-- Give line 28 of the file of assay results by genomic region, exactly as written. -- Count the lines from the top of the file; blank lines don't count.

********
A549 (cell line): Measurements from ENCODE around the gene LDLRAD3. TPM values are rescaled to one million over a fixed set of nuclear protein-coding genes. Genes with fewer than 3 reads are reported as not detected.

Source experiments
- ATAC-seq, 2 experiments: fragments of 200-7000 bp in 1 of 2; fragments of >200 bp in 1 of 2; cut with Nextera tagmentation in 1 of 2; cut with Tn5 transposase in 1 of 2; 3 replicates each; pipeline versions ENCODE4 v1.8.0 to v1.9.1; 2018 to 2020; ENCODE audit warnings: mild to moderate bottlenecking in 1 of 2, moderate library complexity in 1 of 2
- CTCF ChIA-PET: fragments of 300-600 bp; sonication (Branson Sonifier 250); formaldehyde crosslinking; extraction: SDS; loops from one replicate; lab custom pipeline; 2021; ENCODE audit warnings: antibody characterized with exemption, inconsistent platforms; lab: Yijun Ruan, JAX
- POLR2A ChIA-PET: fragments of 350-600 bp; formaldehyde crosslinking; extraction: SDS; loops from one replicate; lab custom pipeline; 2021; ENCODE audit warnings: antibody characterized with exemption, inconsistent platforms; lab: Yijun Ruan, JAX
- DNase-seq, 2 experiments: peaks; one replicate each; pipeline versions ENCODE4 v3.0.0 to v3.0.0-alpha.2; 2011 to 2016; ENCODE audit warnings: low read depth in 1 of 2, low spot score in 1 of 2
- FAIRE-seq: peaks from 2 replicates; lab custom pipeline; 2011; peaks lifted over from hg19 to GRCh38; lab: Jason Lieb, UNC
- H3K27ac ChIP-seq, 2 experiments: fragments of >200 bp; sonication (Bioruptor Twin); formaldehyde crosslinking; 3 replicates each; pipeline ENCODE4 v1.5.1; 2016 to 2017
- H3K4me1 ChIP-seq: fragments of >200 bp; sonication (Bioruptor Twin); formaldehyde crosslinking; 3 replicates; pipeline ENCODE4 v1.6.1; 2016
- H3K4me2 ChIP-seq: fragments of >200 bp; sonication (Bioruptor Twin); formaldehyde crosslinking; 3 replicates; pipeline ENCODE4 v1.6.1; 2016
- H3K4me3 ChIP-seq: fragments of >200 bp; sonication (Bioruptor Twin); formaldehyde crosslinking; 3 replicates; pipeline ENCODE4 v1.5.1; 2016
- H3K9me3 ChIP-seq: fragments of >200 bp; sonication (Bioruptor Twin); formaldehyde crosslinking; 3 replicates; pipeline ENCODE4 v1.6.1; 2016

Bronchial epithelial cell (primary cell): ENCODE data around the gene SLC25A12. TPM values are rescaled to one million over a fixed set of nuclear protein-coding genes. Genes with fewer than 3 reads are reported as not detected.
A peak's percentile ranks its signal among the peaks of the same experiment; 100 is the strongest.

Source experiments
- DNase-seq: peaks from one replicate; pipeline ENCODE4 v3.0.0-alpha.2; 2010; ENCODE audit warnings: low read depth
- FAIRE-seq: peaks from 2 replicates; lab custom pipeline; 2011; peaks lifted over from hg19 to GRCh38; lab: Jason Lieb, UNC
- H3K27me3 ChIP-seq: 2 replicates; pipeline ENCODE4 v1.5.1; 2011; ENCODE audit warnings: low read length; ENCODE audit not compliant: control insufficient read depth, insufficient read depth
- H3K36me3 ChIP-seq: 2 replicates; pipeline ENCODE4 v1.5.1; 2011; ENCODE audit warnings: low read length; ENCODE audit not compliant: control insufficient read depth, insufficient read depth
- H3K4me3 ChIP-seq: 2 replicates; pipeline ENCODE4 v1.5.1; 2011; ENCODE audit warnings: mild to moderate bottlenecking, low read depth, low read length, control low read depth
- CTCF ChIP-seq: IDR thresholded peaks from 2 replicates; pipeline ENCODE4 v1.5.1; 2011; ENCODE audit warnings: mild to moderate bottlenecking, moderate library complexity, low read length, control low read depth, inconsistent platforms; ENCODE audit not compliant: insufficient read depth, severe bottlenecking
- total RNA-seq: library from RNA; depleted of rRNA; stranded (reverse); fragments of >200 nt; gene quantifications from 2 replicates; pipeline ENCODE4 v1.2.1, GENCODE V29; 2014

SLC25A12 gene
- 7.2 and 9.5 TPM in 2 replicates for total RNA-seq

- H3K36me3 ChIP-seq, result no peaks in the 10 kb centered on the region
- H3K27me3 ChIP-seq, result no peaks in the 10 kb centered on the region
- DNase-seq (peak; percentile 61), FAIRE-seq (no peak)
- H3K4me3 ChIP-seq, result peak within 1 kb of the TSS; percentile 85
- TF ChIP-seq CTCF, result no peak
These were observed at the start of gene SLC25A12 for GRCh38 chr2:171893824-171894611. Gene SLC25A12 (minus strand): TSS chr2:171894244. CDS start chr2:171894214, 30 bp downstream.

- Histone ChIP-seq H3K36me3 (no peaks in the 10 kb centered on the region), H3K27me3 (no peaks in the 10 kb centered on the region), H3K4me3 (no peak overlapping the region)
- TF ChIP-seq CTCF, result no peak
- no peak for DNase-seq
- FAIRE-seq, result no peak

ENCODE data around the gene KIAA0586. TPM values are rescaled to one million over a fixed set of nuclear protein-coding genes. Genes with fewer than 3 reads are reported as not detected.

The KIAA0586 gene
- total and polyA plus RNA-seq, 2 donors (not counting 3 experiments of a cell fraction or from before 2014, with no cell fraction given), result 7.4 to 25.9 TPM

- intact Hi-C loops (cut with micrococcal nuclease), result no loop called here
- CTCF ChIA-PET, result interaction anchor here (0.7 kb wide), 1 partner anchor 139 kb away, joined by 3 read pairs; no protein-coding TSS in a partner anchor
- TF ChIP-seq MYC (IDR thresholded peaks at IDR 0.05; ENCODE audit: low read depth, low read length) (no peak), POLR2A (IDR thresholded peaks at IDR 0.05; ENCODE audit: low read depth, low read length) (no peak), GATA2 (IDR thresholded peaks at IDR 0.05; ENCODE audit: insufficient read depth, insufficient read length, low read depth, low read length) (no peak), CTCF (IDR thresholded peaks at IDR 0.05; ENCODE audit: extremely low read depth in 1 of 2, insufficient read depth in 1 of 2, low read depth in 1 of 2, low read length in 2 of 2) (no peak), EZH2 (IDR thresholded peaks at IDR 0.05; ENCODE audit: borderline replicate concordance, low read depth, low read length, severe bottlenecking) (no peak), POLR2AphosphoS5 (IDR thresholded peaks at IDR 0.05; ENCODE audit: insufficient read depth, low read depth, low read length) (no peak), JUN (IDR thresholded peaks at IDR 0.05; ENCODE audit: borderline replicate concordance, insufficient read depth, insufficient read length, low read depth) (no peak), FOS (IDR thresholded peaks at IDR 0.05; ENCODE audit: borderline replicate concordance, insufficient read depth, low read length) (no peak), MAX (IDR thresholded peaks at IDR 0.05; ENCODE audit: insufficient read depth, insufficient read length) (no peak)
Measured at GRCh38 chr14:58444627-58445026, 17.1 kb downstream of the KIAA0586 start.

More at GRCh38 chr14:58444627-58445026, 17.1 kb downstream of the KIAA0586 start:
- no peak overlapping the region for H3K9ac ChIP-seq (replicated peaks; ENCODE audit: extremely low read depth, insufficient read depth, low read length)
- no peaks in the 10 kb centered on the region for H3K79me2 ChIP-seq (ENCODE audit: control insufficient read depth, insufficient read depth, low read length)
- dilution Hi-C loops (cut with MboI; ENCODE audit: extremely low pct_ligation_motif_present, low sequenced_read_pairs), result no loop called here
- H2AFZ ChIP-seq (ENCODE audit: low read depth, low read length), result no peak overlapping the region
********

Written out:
- H3K4me3 ChIP-seq, result peak within 1 kb of the TSS; percentile 85